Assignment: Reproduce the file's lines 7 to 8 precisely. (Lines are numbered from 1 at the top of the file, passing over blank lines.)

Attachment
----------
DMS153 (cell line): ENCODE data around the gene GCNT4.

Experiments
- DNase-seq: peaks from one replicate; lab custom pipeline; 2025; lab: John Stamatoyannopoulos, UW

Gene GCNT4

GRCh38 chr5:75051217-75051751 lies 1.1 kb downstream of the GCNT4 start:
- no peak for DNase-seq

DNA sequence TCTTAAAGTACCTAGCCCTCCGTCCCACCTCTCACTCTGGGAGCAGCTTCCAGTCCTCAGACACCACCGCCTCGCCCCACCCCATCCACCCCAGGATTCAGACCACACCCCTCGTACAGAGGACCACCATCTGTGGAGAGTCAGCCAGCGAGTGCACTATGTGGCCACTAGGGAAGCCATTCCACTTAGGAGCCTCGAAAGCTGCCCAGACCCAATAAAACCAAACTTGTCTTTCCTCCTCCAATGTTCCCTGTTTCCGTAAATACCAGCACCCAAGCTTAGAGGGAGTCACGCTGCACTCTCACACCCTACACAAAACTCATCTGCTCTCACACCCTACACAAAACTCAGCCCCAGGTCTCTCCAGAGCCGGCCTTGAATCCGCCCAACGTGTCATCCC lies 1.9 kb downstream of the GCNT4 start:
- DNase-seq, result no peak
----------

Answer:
DNA sequence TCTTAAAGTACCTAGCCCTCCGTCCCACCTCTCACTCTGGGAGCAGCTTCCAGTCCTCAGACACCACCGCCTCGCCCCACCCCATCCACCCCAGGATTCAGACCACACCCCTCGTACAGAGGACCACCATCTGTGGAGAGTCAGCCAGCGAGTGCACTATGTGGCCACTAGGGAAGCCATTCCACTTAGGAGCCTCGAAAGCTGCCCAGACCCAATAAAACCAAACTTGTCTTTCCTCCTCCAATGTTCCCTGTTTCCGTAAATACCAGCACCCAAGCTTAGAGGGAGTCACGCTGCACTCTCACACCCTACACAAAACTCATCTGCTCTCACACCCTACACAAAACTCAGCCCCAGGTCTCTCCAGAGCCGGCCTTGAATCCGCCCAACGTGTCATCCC lies 1.9 kb downstream of the GCNT4 start:
- DNase-seq, result no peak